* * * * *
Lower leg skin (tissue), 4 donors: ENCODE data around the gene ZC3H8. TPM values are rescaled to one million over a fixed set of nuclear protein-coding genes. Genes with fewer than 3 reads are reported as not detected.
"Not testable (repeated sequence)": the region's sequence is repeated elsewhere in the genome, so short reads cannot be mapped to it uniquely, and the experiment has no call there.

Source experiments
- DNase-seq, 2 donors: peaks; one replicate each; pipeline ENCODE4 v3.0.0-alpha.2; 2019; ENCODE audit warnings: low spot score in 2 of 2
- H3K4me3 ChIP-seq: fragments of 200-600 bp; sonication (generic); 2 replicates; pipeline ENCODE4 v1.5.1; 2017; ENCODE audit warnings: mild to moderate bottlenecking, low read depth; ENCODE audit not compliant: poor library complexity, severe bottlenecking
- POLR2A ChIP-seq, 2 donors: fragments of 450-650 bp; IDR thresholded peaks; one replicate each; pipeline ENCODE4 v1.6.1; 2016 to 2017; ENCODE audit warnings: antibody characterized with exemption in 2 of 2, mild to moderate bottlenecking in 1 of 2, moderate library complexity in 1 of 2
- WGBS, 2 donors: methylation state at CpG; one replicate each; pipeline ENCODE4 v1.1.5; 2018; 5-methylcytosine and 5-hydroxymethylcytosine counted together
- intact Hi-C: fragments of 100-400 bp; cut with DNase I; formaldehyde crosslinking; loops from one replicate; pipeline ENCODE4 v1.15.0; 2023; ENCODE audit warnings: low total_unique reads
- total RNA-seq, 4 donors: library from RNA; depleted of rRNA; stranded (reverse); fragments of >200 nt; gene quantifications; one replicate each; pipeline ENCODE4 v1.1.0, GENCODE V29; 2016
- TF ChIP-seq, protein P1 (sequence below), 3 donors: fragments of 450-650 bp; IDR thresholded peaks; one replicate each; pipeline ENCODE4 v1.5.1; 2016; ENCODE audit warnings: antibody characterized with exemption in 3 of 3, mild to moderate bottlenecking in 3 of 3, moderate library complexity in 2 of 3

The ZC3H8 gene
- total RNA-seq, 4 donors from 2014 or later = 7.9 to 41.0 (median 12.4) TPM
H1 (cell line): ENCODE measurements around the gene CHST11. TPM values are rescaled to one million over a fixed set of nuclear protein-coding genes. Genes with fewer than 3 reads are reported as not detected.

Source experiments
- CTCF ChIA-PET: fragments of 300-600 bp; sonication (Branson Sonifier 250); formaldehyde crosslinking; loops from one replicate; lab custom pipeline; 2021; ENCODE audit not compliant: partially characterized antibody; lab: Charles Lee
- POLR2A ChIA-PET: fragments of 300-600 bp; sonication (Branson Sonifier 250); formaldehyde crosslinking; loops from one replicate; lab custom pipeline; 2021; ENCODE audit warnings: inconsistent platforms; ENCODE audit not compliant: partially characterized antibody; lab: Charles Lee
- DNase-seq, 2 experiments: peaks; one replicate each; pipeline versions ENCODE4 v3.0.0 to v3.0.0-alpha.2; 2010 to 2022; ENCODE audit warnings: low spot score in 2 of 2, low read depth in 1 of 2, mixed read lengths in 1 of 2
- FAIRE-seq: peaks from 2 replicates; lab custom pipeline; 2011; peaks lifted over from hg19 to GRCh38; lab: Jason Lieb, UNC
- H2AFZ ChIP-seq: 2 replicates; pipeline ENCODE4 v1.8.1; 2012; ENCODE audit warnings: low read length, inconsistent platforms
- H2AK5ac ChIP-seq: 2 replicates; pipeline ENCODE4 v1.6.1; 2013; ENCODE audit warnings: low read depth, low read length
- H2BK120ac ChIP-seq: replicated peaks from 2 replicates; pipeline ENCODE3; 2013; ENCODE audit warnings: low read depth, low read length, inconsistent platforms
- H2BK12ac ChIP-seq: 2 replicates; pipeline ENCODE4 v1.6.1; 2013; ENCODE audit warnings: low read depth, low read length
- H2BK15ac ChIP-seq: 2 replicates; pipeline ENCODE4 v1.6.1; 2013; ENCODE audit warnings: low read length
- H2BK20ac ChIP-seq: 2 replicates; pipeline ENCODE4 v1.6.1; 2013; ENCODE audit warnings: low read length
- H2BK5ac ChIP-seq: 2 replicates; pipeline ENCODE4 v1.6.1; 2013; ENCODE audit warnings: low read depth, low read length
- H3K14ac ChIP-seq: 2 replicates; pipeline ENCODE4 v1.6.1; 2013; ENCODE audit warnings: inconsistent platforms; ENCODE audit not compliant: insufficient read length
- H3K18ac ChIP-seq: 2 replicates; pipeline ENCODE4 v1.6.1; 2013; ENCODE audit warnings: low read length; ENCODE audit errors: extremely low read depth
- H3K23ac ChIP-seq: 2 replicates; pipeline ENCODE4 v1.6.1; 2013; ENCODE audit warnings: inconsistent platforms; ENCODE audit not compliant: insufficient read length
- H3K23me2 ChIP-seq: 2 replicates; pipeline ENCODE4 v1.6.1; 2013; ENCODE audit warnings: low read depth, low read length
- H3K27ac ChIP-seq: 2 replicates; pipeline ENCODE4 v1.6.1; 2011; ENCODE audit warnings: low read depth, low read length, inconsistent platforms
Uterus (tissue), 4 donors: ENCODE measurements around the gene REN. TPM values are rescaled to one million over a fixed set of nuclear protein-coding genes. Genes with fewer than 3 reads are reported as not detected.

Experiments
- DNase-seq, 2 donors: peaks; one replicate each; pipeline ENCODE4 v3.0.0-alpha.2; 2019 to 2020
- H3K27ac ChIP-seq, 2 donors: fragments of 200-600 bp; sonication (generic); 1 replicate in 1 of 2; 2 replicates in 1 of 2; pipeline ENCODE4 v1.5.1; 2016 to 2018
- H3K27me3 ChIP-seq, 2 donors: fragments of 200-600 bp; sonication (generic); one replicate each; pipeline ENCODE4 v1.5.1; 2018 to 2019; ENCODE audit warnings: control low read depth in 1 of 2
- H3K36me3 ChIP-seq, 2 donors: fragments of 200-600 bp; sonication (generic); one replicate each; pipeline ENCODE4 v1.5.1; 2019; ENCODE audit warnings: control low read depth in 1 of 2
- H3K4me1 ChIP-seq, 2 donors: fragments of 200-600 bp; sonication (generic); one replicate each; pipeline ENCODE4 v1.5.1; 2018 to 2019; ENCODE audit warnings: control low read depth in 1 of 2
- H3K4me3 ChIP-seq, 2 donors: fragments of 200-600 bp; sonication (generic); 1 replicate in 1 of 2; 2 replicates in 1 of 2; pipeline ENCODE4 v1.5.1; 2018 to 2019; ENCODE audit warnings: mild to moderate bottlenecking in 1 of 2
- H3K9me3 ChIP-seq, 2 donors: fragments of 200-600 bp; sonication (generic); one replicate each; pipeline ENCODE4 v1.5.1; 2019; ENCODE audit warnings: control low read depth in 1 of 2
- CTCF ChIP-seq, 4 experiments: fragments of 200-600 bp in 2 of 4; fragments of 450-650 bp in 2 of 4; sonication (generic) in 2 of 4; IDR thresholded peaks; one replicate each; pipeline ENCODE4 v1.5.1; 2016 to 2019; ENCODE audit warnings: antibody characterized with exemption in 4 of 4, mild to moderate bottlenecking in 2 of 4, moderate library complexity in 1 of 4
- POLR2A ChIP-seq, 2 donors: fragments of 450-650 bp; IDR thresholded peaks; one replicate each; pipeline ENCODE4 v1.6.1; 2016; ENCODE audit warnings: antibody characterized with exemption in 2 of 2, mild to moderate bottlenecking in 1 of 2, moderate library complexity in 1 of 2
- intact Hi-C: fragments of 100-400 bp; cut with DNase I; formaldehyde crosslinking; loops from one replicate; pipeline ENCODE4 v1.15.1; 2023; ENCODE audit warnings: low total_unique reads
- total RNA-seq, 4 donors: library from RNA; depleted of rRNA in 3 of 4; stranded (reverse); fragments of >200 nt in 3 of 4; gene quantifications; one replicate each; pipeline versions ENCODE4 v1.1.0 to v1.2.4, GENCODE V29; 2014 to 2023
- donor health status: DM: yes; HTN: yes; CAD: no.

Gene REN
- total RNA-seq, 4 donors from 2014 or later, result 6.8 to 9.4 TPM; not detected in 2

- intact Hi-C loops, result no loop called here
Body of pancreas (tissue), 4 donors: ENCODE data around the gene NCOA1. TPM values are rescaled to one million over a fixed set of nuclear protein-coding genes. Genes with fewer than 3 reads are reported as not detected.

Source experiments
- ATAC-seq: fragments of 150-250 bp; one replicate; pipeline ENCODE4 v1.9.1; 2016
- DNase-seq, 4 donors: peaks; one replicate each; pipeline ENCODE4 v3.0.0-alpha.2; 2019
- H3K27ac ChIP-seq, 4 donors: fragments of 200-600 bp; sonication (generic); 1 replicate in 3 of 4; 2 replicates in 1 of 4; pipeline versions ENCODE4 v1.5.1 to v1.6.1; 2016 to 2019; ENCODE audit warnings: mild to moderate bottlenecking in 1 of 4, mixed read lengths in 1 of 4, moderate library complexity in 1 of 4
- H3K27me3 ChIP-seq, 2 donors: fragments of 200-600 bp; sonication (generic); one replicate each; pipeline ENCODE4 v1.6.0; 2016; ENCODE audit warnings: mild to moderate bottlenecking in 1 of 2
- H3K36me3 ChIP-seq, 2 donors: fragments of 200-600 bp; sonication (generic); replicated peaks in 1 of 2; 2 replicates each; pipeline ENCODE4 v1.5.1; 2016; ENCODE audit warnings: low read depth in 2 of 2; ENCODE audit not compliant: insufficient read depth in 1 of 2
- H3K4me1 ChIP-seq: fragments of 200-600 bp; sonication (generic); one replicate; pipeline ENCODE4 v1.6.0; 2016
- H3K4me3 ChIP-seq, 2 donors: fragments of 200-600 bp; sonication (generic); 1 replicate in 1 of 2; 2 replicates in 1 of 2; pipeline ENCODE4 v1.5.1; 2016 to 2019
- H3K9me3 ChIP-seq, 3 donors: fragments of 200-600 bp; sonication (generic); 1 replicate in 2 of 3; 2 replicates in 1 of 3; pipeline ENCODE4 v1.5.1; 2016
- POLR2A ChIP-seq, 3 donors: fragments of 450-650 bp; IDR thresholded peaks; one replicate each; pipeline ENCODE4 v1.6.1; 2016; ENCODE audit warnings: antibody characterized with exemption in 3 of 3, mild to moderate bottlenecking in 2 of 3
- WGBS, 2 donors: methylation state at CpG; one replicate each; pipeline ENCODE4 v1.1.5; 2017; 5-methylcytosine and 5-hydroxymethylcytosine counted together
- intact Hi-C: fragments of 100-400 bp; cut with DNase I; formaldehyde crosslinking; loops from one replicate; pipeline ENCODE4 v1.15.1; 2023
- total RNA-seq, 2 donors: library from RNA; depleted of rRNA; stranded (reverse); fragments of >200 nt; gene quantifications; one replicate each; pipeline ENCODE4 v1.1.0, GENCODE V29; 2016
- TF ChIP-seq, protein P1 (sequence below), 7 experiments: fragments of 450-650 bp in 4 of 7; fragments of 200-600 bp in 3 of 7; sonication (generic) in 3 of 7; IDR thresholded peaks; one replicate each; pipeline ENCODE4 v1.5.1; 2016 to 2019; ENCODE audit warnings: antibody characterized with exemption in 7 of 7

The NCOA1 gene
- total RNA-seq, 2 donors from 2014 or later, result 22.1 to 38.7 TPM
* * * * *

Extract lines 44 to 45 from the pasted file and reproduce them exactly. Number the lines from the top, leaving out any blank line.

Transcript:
- donor health status: DM: yes; HTN: yes; CAD: no.

Gene REN